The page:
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Saturday, March 25, 2017

Keep Speaking

What's your last name? the exuberant distinctly-accented South African said as she reached for my name tag. I flipped it around, simultaneously telling her. Did you write a book? I looked in the bookstore and I couldn't find it. Startled, I shook my head. No, I hadn't written a book, I said. Well, you should write one then, she insisted. I thanked her for the kind words as she left to speak to another attendee.
 
A book. It was something I had thought about before, but had never known exactly how to focus my writing. Sure, I blogged about my feelings, reflecting on how my TCK experience had coloured my adult life and how I approached life. I wasn't so sure I had enough material to write an entire book about a specific part of my TCKness or whether I should write until I had integrated all my identities or perhaps until I got married. It would be good to have a well-written conclusion already figured out before I wrote.

Loss is something we all deal with, regardless of whether we move countries, cities, or cultural contexts. As the world becomes increasingly more accessible, chosen migration becomes the norm. This affects us all to some extent, whether we recognize it or not. When we feel we must bury those losses, we struggle even more to validate our experience.

As I walked out of the conference venue today, I nodded my head. This would be the next step. A book. So the next time someone asked me, Do you have a book? I could smile and say Yes.

To Belong

Just finished 3 days at FIGT, a conference that I had the privilege to go to for the first time in my life. It sounds like it's been around for quite a while, at least 10 years, from what I heard some of the other attendees saying. Just like any other experience in life, I started out feeling excited yet somewhat nervous about what it would be like. I came in quietly, observing, and dreading the many tea breaks when the mostly-female group would converge on snacks and hot drinks, chatting to old friends and meeting new. A "New Attendee" sticker on my name tag made me stick out even more.

My initial impression was that there wasn't as much TCKness as I had been expecting. I hadn't spent too much time studying FIGTs target audience, so while I was indeed one of them, being a TCK, there were many more who fell into their group, including expat spouses, global nomads, or families preparing to go overseas for the first time who had perhaps been involved in international work of some sort, such as my friend Lisa who had been directing a sports program geared towards international school children.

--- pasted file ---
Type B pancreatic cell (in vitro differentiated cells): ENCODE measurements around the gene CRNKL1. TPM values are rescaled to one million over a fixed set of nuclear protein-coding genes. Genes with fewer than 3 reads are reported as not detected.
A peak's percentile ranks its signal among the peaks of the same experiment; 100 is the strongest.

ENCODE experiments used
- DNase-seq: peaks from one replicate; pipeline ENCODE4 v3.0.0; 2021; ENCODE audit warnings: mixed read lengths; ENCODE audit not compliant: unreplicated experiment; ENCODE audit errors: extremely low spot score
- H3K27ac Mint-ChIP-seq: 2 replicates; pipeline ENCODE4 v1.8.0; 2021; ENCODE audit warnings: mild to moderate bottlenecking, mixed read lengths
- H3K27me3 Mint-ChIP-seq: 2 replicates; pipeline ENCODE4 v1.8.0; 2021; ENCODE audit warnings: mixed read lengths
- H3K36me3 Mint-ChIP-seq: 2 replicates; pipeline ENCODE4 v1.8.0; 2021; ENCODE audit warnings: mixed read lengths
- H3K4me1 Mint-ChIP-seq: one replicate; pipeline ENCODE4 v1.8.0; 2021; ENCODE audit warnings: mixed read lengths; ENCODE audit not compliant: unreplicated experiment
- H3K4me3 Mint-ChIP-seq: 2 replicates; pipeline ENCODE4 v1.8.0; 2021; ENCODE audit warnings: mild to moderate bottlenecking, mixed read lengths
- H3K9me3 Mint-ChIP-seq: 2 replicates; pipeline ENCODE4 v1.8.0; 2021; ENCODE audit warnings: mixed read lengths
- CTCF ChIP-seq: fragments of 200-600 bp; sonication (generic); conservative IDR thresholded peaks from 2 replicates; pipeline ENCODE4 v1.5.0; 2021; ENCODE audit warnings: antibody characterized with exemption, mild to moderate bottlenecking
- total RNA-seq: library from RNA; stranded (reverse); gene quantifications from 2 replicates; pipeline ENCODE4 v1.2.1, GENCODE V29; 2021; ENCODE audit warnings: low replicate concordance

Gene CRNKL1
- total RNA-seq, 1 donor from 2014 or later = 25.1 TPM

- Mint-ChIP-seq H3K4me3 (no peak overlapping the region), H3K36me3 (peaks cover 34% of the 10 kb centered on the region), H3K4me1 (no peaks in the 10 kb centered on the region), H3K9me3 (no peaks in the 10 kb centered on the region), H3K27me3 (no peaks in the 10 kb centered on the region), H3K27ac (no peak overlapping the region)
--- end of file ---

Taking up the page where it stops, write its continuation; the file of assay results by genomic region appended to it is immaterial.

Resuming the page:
The first morning, after managing to get on the wrong tram and having to backtrack at the next station, I found myself in a large very empty hall, waiting to go through a full dress rehearsal for our IGNITE! session the following day. Lisa F, our very cheerful coordinator, was busily rounding up everyone and going over last minute microphone adjustments with the AV guys. I sat quietly in the back of the room, nervously going over my speech one last time while studying the five other female presenters at the front of the room. They were either older and more mature or more charismatic than me and I felt somewhat intimidated. I tried to remind myself that my message was equally as important as theirs but wasn't convinced.

Soon Lisa called us up and went over the basics. Then we went right into the rehearsal. I hadn't paid attention to the order of speakers so was blissfully unaware of when I was presenting. Suddenly, my name appeared on the what-seemed-like 50-foot high screen. I stepped onto the stage and began my talk. It was disastrous.

Okay, not completely disastrous but I stumbled through the end feeling even more nervous than before. The 6-person audience smiled encouragingly at me, while Lisa said to be sure to speak up a little louder on the day as my voice was too soft in certain parts. I'd been memorizing my speech the past week or so, but wasn't prepared for a screen prompter, which distracted me as I ended up looking at the floor while reading the slides instead of looking at the audience and reciting my speech. That, combined with my attempt to hold a cordless microphone in my right hand and flip my miniature index cards with my left, while scanning the audience and trying to remember to emotively deliver the words was too much multi-tasking for me.